Early in my career I discovered that many people who declined to make a gift when asked really wished that they could say “yes” instead of “no.” Sometimes, of course, the person really did mean “no,” but I found just as frequently that prospective donors truly wished to make the gift but some particular concern, often rooted in their personal lives and finances, was holding them back.
Listening between the lines
The most common clue in this situation was when donors would say “I’d like to give…but.” Certain patterns began to emerge as I listened “between the lines” to what my donors said after making this initial statement.
Especially in the cases of older, retired donors, the reason for not making the gift usually revolved around their genuine concern about their financial security. The need to conserve assets for future health-related expenses was also a common theme.
When working with younger donors, I often listened to worries related to educating children and/or the realization that parents or other elderly loved ones might need their assistance in future years.
Allaying donor fears
My experience with estate planning and tax issues while I was practicing law helped me understand how many of our gift planning tools were perfectly suited to helping donors give, while also addressing the various fears and concerns that I came to realize were my real “competition” for gifts.
From that point forward, it became much easier for me to “diagnose” which gift plan would work best for a particular donor. I saw that all I had to do was listen to why my donors wanted to give, and then pay close attention when they told me why they felt they couldn’t.
It was not unusual for the same thing to happen when I thanked a donor. How often have you said thank you to a donor, only to hear “I wish it could have been more, but…”? Listening to what comes after that initial statement, and responding, “What if there were a way you could do both?” might initiate a gift planning discussion that is both fruitful for you and satisfying to the donor.
What drives planned gifts—tax benefits or charitable intent?
Variations of today’s most common gift planning tools predate by far the specific regulations and tax benefits laid out in the Internal Revenue Code, suggesting that something more than just a desire for tax savings must be motivating donors to make irrevocable split interest gifts.
As far back as the Middle Ages, charitable gift annuities allowed donors to make what in many cases was their “gift of a lifetime,” while retaining a reliable source of income for their later years.
It was only much later that tax benefits became available for such gifts, in recognition of the fact that the gift element could be valued, and therefore allowed as a deduction against income and/or estate taxes.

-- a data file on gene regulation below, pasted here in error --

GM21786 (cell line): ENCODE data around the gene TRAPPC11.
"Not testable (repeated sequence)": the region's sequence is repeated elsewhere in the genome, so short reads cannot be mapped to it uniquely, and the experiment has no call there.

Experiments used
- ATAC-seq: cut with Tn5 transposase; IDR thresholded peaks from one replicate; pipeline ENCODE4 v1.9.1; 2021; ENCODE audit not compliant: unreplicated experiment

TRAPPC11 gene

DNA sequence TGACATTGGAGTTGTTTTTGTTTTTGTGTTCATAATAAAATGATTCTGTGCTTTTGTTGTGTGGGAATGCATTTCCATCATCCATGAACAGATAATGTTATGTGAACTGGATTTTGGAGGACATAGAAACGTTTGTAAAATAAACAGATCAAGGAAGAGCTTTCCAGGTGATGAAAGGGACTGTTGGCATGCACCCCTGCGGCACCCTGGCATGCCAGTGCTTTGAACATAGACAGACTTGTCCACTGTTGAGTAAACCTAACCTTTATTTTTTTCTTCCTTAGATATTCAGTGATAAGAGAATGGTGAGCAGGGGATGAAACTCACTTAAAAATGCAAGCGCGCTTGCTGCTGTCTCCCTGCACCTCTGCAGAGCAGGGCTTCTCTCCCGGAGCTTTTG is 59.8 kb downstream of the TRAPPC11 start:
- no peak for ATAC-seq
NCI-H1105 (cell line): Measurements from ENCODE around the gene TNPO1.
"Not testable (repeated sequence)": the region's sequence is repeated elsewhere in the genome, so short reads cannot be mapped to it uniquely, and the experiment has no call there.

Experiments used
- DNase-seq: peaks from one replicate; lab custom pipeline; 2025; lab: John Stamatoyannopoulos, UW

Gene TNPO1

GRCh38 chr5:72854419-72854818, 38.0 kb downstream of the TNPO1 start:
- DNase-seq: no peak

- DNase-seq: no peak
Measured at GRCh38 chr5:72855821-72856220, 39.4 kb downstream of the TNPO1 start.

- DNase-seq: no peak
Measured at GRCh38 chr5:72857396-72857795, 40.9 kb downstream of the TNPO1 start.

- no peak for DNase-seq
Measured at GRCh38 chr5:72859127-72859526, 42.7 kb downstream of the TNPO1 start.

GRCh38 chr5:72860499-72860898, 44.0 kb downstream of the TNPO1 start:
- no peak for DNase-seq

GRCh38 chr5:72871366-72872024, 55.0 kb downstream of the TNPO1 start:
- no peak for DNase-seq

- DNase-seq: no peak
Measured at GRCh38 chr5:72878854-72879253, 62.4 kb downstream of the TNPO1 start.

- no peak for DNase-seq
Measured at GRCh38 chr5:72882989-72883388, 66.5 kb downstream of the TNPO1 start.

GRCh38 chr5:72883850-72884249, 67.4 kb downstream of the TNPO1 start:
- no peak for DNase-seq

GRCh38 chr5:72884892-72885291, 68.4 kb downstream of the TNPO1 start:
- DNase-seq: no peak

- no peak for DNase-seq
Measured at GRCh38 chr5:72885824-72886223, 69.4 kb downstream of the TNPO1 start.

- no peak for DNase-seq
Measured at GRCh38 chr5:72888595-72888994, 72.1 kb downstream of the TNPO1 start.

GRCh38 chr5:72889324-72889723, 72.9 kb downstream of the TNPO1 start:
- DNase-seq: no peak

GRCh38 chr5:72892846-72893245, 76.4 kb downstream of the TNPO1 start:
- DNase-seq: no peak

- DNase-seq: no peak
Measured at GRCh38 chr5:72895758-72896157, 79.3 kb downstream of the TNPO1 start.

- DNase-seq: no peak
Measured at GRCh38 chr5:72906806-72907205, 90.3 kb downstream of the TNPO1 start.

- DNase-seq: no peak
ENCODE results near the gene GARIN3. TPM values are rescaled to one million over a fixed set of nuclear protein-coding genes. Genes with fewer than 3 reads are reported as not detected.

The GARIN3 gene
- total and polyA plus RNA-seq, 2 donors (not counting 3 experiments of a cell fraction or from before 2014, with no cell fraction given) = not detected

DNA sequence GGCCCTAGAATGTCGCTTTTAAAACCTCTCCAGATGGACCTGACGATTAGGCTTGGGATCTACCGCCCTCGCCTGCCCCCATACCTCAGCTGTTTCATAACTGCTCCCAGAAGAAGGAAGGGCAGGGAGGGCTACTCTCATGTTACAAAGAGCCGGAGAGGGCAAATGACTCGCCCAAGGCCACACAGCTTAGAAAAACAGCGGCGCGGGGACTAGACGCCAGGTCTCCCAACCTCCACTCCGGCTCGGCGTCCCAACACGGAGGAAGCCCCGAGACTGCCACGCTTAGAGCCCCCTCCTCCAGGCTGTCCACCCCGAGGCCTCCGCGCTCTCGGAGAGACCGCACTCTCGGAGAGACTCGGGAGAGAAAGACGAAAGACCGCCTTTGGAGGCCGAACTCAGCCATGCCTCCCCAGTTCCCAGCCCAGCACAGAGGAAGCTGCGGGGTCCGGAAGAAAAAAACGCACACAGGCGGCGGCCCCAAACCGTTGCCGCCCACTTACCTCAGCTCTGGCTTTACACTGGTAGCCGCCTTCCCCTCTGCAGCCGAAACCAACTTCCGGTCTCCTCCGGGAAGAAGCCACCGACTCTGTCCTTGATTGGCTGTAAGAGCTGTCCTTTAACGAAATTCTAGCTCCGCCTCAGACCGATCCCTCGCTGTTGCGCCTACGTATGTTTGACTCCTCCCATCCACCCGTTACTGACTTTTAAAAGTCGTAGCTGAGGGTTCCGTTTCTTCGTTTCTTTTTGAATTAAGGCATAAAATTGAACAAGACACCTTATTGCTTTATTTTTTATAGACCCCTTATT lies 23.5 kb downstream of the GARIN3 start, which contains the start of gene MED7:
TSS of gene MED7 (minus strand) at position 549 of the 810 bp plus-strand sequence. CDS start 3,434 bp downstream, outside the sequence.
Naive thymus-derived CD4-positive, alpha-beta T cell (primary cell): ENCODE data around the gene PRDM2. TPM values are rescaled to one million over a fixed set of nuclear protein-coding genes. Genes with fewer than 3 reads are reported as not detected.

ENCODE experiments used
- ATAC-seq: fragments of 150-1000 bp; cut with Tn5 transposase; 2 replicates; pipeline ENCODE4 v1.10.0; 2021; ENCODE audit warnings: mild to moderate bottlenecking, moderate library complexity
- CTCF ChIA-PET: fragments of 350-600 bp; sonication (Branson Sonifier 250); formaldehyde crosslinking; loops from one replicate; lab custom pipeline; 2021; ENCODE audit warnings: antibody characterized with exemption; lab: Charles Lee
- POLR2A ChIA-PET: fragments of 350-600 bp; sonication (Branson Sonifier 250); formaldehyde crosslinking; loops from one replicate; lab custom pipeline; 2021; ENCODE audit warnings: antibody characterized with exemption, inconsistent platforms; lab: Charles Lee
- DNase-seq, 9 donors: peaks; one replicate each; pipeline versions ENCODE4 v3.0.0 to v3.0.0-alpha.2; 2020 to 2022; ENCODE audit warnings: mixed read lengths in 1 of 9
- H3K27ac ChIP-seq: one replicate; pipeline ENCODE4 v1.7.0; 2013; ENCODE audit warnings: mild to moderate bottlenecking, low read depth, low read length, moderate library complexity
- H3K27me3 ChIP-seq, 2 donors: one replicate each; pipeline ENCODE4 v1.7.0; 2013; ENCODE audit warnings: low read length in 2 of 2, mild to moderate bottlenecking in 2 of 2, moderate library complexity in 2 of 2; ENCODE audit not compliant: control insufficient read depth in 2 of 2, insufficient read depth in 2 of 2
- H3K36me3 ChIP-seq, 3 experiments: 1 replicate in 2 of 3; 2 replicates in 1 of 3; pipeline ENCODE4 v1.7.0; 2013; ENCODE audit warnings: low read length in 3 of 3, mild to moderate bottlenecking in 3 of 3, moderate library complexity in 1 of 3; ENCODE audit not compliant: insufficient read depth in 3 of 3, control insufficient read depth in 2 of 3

The core gift motivators prior to the existence of tax benefits were the same as they are today. Sensitivity to why people give may be the key to understanding how and why planned giving techniques would survive the reduction or elimination of many of the tax incentives we have come to know and love.
Choosing the right tool
Gift annuities help alleviate the fear of outliving resources in later years, while other planned giving tools can help remove other roadblocks to giving.
For example, a wealthy individual might want to give, but would also like to leave an inheritance to younger relatives. In this case, a charitable lead trust may offer an excellent alternative. It can serve to “temporarily disinherit” heirs until they are older, while diverting funds that might otherwise have been consumed by taxes to charitable interests for a specific period of time.
Charitable remainder trusts, on the other hand, offer a way to meet a variety of financial needs before funds become available for charitable purposes. For example, a charitable remainder trust that will last only for a predetermined number of years may be an ideal way for a parent or grandparent to make a generous gift that will be received by the charity only after funds have been distributed for the education of children or to benefit other loved ones.
Sometimes, donors’ concerns may be such that only a gift at the conclusion of their lifetime is feasible. A charitable bequest or a gift of the remainder of a retirement plan or insurance contract may offer the best solution because the donor retains complete access to all his or her assets for life and may change his or her plans if necessary. Such gifts are also simple to understand and easy to accomplish.
The key to fundraising success in today’s environment, where economic conditions may amplify older and not-so-old prospects’ natural fears, is to appreciate and understand the personal concerns that may be interfering with what might otherwise be a donor’s heartfelt and sincere YES.